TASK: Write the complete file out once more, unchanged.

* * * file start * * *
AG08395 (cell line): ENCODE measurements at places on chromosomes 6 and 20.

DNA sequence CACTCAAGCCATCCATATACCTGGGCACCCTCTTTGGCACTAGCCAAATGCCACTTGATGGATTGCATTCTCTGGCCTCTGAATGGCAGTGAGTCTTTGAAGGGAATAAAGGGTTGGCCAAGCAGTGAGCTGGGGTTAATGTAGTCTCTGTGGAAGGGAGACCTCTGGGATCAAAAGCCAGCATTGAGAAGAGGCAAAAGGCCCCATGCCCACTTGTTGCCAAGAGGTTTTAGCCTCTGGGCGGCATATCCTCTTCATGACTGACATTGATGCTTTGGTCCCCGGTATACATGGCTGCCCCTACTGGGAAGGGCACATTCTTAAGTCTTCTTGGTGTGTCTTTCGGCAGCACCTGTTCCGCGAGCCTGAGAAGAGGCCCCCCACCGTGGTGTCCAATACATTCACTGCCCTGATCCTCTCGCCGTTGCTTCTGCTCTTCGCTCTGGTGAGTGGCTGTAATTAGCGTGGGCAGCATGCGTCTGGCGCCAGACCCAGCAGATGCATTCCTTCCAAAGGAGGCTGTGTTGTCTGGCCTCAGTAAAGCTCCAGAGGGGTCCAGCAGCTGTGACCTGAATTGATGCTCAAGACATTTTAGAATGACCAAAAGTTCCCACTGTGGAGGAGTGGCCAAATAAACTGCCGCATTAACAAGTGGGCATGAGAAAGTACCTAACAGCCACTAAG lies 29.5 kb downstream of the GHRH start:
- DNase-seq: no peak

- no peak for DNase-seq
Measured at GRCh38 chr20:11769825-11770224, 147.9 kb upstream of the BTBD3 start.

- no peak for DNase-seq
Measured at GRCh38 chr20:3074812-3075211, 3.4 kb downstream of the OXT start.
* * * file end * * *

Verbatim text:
AG08395 (cell line): ENCODE measurements at places on chromosomes 6 and 20.

DNA sequence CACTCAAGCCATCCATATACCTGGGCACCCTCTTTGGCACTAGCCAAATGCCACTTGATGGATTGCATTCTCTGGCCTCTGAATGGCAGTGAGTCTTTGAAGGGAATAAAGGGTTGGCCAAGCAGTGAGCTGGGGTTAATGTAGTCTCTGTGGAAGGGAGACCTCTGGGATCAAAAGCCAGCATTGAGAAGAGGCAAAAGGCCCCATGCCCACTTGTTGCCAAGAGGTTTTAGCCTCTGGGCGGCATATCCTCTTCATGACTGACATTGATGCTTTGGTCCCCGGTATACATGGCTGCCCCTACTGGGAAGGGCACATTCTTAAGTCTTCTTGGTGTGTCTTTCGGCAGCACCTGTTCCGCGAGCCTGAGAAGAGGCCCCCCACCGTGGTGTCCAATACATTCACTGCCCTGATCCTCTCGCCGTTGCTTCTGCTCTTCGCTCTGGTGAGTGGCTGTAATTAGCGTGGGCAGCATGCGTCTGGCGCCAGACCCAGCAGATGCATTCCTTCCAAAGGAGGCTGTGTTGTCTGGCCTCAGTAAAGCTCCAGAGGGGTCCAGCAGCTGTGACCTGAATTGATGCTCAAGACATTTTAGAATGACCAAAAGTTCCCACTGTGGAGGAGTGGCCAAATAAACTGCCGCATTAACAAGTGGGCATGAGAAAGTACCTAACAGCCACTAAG lies 29.5 kb downstream of the GHRH start:
- DNase-seq: no peak

- no peak for DNase-seq
Measured at GRCh38 chr20:11769825-11770224, 147.9 kb upstream of the BTBD3 start.

- no peak for DNase-seq
Measured at GRCh38 chr20:3074812-3075211, 3.4 kb downstream of the OXT start.